Long ago, before Google Now turned into the Feed, Google used to provide you with an easily accessible summary of custom tailored, account-scraped stuff, useful for keeping track of various deadlines or ongoing details. In that transition to Feed, though, the information was relegated to a new "Upcoming" tab in the Google app, and the personal overview started to stagnate a bit. Well, Google's bringing it all back better than ever via the Assistant. Read More
In its everlasting quest to get information that matters to you, Google announced at I/O 2018 a new Assistant experience that would consolidate the stuff you care about most in a central Feed-like overview page. With a vague launch time of "this summer," we didn't have any exact timeline for the feature's launch, but just as the calendar flipped over to "summer" officially, we received one tip of the new interface going live for a reader. Read More
In keeping with the theme of doing things for you (see: machine learning-assisted adaptive brightness), Android P on Pixel 2 may introduce options to automate even more settings. The good people at XDA Developers have found evidence that the color calibration page will eventually feature an "automatic" option and that there will be settings suggestions that toggle certain settings based on your routines. Read More
The incomparable @evleaks has offered up another look at Samsung's alleged UI experimentation, this time showing what would appear to be predictive search or information cards, similar to those offered by Google Now. Split into two parts, the collection shows everything from home temperature automation to exercise tracking to flight info, package tracking, appointments, and plenty more.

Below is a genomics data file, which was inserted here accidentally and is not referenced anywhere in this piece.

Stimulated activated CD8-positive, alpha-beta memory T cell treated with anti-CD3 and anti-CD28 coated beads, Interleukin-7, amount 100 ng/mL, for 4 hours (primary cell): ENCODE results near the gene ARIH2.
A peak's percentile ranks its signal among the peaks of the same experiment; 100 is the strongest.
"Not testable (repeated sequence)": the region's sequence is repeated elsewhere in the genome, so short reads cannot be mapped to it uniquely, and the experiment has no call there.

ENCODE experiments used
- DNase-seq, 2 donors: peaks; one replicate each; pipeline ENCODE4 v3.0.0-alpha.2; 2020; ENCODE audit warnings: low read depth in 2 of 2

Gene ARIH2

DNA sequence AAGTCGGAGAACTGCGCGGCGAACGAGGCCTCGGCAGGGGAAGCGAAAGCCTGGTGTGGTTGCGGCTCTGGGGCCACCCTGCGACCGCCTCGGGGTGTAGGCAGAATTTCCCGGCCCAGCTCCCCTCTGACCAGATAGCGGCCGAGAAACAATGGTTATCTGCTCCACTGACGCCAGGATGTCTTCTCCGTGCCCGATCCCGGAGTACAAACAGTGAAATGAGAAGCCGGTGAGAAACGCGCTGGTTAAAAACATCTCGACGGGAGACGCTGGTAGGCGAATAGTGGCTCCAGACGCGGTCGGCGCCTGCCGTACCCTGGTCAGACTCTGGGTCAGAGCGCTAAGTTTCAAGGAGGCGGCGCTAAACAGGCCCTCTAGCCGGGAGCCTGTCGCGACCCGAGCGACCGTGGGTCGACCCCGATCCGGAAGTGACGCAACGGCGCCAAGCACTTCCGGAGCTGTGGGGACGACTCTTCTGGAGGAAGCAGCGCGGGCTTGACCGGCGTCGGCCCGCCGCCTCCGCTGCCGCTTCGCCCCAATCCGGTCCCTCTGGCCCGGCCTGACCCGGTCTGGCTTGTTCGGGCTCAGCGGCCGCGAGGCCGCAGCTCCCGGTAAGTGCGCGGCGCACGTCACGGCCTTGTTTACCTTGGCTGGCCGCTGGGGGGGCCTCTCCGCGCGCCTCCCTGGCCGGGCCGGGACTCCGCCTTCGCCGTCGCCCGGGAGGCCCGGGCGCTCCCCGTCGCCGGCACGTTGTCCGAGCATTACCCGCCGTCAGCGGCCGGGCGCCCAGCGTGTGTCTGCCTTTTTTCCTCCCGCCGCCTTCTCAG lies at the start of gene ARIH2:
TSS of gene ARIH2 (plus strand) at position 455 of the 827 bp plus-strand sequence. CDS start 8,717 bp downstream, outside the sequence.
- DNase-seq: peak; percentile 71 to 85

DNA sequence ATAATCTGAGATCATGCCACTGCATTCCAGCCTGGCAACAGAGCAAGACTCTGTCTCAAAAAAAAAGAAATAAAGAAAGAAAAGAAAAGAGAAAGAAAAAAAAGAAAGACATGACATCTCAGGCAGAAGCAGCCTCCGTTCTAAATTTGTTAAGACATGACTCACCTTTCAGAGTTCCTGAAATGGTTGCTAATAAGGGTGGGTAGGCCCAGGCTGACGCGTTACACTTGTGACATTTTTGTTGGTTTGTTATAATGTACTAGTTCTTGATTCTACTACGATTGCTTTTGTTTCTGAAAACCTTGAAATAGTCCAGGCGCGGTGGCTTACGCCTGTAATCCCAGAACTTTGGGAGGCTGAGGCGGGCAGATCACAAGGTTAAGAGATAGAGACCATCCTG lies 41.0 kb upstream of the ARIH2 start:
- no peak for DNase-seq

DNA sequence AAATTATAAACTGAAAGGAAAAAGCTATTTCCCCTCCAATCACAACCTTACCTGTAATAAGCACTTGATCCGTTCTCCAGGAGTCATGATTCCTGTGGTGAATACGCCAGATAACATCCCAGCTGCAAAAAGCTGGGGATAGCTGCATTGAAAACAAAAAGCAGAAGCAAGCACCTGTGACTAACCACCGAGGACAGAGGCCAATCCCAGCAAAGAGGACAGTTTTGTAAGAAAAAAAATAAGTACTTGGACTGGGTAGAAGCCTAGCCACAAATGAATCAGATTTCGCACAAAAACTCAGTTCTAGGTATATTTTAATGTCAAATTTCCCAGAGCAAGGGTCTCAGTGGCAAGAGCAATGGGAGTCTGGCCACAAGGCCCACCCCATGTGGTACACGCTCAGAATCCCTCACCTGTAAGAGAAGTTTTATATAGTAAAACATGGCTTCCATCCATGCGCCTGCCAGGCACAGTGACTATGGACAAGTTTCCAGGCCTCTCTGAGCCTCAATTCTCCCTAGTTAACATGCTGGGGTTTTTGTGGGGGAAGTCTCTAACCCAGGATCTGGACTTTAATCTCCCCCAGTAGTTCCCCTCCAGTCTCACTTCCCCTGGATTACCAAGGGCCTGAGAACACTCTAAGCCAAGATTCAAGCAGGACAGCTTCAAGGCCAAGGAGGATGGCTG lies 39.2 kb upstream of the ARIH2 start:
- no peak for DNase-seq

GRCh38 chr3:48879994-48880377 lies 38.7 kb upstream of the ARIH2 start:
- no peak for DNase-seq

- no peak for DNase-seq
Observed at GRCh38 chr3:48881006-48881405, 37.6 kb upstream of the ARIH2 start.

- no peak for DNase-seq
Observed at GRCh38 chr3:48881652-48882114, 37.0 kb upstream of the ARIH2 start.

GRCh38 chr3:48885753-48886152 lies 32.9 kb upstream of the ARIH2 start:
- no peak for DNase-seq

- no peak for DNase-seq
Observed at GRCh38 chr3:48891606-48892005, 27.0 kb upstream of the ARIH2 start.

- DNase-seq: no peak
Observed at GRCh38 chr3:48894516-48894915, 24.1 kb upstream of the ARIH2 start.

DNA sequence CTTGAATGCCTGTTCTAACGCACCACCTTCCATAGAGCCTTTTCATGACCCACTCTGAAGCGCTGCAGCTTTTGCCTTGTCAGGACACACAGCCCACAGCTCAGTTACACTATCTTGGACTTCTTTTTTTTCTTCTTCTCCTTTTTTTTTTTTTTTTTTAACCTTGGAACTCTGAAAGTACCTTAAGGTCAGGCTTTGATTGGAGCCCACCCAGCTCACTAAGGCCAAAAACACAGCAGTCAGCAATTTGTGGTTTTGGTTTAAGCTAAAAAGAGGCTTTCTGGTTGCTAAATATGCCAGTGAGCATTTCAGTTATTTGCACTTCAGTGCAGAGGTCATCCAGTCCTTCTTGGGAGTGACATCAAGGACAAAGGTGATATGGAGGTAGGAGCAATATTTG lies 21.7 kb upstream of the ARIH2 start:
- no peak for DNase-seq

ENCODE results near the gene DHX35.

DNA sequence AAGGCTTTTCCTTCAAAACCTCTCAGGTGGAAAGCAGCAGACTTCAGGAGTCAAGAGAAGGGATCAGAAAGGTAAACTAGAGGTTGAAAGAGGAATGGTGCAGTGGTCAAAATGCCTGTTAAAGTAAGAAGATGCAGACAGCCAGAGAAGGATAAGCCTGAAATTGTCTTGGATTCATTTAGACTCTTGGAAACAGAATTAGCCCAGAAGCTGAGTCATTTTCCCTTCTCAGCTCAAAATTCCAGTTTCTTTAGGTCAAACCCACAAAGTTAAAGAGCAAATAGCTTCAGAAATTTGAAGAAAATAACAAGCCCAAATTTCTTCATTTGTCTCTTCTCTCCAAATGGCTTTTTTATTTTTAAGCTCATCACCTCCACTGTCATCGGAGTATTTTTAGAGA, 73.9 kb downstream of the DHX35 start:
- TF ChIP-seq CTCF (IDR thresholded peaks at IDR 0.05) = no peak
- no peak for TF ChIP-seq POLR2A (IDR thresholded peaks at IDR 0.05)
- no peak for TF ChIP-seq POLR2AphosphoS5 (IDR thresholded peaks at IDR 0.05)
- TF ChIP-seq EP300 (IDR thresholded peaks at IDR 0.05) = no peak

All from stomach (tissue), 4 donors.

What differentiates the cards from Google's own service (design aside) is apparent social integration beyond birthdays and commutes. We can see, for example, evidence of check-in or location sharing and media sharing alongside the other cards. Read More
Update 2: According to TechCrunch, and Co-Founder/CEO of natural language processing startup Robin Labs, the app is a real, functional product built on the startup's "white-label" voice assistant platform. While it was not commissioned by Yahoo!, it was created during ongoing discussions with the company. Read the full story here.
Update: According to TechCrunch, who has a source "familiar with Yahoo's internal projects," the video doesn't depict a real Yahoo! product, in progress or otherwise. At this point we can't verify absolutely whether the product is real, fake, imagined, or in progress, but even the Android Police can be tricked now and then. Read More
Aviate Launcher, if you haven't heard of it, is a new home screen replacement that looks to offer you information right when you need it and which is, at the time of writing, in the middle of an invite-only alpha period.
After receiving my invitation recently, I was anxious to take the launcher for a spin. I have no doubt it will improve as it progresses toward a broad launch, and there are a few drawbacks, but it is already one of the best alpha products I've ever used. It's a thoughtful, well-made, unique home screen replacement that I actually want to use. Read More
Yesterday, we saw INQ's Cloud Touch Android handset with deep Facebook integration revealed in all its socially introjected glory in an exclusive TechCrunch demo. Coming to Europe in May of this year and possibly to the U.S. after, the Cloud Touch will be taking aim at text-crazy teenagers and insomniac Facebook users who spend the better halves of their days prowling the depths of the largest social network in the world.
Erick Schonfeld, the reporter who conducted the interview, touched on the music app (which was replaced by Spotify), Facebook, more Facebook, and some more Facebook, but failed to mention the story behind the keyboard in this upcoming social hub of a phone. Read More
SwiftKey Keyboard has been in beta ever since its introduction to the Android Market a few months ago. Having tried Swype, I also jumped on SwiftKey to give it a fair shot and ended up sticking with it. Yes, it was that good.
SwiftKey is different from other keyboards because it uses predictive recognition based on both tons of statistical information and your own typing habits. In fact, you can make whole sentences without typing a single key and just picking default suggestions.
Every company needs to make money at some point, and so today, having shed the beta status, SwiftKey is turning into a paid app. Read More